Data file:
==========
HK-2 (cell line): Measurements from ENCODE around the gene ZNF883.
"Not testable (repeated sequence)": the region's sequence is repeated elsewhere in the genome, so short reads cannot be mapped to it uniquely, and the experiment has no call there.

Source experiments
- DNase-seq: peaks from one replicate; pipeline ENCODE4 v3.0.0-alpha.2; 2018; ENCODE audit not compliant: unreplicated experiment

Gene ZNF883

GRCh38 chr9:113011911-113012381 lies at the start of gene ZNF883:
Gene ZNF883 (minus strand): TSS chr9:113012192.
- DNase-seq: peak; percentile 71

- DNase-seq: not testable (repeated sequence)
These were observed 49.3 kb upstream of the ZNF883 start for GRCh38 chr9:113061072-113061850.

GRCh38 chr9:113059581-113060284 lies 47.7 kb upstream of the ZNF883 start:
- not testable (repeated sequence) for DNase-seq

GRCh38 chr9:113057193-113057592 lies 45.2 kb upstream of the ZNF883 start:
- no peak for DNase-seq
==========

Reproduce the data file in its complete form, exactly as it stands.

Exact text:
HK-2 (cell line): Measurements from ENCODE around the gene ZNF883.
"Not testable (repeated sequence)": the region's sequence is repeated elsewhere in the genome, so short reads cannot be mapped to it uniquely, and the experiment has no call there.

Source experiments
- DNase-seq: peaks from one replicate; pipeline ENCODE4 v3.0.0-alpha.2; 2018; ENCODE audit not compliant: unreplicated experiment

Gene ZNF883

GRCh38 chr9:113011911-113012381 lies at the start of gene ZNF883:
Gene ZNF883 (minus strand): TSS chr9:113012192.
- DNase-seq: peak; percentile 71

- DNase-seq: not testable (repeated sequence)
These were observed 49.3 kb upstream of the ZNF883 start for GRCh38 chr9:113061072-113061850.

GRCh38 chr9:113059581-113060284 lies 47.7 kb upstream of the ZNF883 start:
- not testable (repeated sequence) for DNase-seq

GRCh38 chr9:113057193-113057592 lies 45.2 kb upstream of the ZNF883 start:
- no peak for DNase-seq